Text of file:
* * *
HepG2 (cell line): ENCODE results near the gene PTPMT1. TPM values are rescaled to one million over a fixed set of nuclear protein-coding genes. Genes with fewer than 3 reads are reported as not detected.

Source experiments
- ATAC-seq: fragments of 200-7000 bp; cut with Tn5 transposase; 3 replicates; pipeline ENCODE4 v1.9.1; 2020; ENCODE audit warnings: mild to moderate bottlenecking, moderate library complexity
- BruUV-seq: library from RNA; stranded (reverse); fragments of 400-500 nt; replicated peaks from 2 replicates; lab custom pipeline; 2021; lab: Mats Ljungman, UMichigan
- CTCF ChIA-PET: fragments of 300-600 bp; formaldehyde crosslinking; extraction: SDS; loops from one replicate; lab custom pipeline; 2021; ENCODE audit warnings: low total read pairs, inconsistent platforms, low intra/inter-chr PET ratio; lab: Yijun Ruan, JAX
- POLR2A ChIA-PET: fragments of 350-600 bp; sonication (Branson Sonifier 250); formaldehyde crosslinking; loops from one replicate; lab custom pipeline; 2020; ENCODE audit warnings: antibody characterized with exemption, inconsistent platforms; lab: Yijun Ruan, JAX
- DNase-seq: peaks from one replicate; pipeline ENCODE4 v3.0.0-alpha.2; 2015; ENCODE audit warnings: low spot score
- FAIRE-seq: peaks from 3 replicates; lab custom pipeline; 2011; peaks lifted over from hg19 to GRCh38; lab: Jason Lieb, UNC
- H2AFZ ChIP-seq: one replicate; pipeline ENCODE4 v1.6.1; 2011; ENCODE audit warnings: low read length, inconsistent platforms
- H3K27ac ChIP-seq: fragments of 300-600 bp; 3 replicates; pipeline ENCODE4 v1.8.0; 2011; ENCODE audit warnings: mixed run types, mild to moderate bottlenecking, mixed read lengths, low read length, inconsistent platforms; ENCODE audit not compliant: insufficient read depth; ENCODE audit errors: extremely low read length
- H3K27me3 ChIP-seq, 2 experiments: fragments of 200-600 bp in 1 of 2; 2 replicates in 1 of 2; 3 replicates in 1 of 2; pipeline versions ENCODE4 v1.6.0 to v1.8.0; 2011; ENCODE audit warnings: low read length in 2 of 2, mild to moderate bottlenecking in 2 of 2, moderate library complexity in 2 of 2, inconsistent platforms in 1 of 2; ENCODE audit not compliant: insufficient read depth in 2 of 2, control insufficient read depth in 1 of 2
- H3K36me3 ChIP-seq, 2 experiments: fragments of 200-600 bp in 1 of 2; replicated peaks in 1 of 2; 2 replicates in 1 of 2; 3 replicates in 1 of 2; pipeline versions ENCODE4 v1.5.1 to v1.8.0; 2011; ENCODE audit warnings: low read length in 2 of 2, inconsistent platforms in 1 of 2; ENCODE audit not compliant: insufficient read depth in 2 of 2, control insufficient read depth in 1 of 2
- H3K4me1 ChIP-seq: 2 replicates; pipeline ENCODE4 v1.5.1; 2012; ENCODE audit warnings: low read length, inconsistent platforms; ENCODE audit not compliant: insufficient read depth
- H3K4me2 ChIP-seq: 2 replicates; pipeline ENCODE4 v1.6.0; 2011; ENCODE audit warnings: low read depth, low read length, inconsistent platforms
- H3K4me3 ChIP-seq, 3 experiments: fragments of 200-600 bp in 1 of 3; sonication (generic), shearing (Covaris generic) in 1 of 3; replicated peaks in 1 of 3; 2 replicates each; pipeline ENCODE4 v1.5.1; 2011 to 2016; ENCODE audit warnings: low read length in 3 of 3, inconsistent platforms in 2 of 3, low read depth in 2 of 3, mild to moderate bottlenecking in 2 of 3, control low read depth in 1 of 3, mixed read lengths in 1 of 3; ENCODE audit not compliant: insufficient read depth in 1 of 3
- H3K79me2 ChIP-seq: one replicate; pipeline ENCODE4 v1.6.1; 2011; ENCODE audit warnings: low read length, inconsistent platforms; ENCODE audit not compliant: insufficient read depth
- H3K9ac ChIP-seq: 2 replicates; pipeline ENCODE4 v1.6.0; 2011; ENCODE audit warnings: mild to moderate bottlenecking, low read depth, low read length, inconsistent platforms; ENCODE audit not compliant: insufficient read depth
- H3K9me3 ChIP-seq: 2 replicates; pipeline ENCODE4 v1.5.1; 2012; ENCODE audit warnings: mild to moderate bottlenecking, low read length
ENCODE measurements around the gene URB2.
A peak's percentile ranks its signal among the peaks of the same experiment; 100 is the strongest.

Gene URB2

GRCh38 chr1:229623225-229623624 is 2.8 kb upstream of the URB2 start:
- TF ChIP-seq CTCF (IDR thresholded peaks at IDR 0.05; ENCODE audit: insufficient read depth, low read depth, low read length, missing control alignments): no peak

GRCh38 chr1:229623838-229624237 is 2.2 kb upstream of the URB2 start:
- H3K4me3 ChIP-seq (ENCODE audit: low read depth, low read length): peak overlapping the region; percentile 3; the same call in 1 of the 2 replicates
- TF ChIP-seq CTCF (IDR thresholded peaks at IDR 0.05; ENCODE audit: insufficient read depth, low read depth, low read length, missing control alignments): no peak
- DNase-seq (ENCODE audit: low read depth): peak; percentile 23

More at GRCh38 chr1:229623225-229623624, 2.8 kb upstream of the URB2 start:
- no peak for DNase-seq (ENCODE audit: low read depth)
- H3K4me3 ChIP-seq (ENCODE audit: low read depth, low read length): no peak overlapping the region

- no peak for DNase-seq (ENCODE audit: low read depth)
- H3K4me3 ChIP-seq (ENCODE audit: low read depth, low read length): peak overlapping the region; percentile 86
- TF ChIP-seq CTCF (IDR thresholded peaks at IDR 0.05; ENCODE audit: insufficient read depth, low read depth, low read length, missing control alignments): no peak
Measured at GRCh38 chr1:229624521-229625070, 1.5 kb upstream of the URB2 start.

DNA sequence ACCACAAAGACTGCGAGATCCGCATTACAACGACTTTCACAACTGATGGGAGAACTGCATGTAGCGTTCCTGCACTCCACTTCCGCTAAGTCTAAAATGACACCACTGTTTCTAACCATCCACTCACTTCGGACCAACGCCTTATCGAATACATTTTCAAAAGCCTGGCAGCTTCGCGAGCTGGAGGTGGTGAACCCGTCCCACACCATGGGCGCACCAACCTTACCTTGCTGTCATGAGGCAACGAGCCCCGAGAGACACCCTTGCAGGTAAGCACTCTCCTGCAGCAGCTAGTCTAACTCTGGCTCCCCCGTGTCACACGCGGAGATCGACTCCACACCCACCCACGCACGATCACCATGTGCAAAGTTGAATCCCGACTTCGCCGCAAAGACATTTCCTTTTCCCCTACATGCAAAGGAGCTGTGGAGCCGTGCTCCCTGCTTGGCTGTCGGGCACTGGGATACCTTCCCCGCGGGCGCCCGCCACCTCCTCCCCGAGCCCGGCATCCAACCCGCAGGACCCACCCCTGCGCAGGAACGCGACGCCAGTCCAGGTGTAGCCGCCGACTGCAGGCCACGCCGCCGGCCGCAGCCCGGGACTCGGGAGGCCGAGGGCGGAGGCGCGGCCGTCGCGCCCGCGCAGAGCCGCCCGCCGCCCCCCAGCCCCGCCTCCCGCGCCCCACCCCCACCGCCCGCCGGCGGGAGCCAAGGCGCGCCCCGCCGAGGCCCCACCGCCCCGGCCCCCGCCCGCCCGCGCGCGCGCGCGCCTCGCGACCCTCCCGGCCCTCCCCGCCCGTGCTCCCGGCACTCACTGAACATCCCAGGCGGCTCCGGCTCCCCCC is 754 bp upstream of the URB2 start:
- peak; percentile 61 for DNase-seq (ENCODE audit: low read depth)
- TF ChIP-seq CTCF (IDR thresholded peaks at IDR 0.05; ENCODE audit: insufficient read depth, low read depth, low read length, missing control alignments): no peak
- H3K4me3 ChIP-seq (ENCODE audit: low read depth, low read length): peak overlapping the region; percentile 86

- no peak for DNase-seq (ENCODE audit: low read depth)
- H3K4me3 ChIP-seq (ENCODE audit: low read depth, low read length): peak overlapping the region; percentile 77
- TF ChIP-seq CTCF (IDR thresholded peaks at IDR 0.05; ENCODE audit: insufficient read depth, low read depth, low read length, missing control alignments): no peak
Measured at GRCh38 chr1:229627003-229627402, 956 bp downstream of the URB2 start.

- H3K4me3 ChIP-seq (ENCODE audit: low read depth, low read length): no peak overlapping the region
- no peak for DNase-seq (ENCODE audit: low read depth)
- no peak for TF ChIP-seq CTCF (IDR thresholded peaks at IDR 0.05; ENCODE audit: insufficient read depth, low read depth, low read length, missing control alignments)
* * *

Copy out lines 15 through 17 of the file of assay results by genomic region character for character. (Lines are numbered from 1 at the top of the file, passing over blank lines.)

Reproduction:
- H3K4me3 ChIP-seq, 3 experiments: fragments of 200-600 bp in 1 of 3; sonication (generic), shearing (Covaris generic) in 1 of 3; replicated peaks in 1 of 3; 2 replicates each; pipeline ENCODE4 v1.5.1; 2011 to 2016; ENCODE audit warnings: low read length in 3 of 3, inconsistent platforms in 2 of 3, low read depth in 2 of 3, mild to moderate bottlenecking in 2 of 3, control low read depth in 1 of 3, mixed read lengths in 1 of 3; ENCODE audit not compliant: insufficient read depth in 1 of 3
- H3K79me2 ChIP-seq: one replicate; pipeline ENCODE4 v1.6.1; 2011; ENCODE audit warnings: low read length, inconsistent platforms; ENCODE audit not compliant: insufficient read depth
- H3K9ac ChIP-seq: 2 replicates; pipeline ENCODE4 v1.6.0; 2011; ENCODE audit warnings: mild to moderate bottlenecking, low read depth, low read length, inconsistent platforms; ENCODE audit not compliant: insufficient read depth